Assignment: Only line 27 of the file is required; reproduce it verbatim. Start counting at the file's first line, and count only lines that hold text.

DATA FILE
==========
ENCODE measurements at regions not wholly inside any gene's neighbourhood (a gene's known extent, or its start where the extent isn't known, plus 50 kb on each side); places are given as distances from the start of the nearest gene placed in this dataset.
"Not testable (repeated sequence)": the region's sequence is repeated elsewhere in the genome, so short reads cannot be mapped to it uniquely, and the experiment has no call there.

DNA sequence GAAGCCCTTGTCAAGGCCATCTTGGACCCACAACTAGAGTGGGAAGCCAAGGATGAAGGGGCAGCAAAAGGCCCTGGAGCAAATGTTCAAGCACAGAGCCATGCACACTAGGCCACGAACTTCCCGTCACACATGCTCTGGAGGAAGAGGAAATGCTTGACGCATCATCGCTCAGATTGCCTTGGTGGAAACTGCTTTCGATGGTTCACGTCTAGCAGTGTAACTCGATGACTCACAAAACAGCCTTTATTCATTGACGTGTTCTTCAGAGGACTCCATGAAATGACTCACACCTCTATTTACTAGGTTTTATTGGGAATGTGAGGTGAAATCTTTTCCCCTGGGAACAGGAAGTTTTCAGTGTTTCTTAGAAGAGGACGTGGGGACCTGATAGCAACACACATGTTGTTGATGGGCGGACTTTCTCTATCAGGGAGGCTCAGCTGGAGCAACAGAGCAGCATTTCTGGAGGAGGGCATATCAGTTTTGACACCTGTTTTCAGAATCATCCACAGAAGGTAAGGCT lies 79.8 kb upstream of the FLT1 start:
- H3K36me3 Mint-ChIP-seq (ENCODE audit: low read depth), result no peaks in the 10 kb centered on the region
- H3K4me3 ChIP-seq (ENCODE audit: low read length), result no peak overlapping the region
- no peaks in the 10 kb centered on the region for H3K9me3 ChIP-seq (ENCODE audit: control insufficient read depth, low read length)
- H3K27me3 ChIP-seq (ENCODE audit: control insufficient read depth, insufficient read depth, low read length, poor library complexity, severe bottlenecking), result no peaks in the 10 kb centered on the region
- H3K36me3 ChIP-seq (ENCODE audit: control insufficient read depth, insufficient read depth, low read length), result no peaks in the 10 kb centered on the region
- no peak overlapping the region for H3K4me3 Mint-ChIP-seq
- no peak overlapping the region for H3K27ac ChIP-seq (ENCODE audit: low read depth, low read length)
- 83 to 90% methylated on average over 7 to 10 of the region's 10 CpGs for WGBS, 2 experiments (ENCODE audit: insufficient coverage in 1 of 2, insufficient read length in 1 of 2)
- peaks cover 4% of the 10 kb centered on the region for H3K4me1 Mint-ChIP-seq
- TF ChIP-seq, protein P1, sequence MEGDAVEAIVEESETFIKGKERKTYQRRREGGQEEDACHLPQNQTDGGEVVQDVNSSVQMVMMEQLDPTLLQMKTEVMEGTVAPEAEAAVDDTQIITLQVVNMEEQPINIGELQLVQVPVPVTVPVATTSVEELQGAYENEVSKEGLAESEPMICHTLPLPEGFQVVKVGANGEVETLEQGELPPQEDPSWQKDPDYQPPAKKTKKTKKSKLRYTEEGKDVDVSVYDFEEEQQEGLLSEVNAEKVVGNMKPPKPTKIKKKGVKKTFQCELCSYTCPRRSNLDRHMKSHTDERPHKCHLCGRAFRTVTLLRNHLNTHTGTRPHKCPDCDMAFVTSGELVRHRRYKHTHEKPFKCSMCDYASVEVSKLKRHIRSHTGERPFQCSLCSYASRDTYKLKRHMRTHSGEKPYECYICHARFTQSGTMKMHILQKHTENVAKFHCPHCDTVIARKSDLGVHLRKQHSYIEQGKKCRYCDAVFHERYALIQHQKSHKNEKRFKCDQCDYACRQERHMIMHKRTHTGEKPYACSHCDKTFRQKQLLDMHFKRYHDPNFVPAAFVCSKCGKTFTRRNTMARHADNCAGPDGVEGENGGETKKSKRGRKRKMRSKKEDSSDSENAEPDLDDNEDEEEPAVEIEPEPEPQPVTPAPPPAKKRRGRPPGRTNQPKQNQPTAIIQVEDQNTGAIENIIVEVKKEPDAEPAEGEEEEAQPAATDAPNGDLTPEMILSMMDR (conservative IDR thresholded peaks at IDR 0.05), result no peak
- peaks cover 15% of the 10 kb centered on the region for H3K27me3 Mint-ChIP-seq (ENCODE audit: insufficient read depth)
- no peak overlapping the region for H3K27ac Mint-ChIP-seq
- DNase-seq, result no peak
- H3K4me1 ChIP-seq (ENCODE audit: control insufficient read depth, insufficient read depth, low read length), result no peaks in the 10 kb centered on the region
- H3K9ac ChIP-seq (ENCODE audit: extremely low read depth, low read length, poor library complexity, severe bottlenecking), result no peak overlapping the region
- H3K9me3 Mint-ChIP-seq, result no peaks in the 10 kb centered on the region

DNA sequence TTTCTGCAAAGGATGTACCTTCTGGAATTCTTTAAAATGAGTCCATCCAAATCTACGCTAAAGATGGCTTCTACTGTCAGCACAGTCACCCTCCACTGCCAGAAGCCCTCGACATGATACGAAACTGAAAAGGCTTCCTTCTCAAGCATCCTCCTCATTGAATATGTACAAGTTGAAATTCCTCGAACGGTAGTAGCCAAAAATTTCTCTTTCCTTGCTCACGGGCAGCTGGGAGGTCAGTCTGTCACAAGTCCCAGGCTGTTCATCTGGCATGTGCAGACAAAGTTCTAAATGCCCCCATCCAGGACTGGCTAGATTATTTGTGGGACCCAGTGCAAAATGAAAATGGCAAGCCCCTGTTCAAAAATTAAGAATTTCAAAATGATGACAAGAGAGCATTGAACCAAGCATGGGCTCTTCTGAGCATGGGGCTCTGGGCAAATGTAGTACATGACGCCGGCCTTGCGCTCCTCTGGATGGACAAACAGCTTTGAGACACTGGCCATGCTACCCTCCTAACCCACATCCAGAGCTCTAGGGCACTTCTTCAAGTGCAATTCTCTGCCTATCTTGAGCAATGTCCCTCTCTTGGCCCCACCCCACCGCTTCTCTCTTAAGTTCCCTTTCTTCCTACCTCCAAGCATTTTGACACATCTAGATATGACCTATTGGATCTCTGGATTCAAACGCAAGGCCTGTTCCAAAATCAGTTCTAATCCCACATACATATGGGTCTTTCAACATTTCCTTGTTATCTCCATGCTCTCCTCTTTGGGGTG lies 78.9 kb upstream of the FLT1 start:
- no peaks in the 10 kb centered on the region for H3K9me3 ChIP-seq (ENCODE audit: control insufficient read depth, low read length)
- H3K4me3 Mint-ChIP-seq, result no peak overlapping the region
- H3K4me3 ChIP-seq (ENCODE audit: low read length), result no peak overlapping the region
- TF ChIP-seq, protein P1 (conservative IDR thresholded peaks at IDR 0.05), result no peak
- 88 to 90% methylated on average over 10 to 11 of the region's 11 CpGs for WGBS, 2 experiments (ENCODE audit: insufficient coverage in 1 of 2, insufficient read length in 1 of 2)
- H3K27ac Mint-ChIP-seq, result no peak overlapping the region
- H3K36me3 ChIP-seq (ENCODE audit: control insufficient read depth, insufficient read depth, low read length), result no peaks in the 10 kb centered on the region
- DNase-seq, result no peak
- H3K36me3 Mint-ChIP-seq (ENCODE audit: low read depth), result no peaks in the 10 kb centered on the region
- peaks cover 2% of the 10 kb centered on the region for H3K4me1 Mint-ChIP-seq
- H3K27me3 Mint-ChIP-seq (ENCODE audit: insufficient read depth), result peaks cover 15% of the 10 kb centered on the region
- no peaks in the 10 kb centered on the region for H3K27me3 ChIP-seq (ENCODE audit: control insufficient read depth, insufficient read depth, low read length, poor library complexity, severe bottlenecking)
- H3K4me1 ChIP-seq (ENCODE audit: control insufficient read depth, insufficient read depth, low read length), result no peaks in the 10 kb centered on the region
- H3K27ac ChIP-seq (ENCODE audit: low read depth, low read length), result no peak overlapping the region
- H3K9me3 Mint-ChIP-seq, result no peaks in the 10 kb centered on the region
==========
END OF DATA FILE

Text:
- H3K36me3 ChIP-seq (ENCODE audit: control insufficient read depth, insufficient read depth, low read length), result no peaks in the 10 kb centered on the region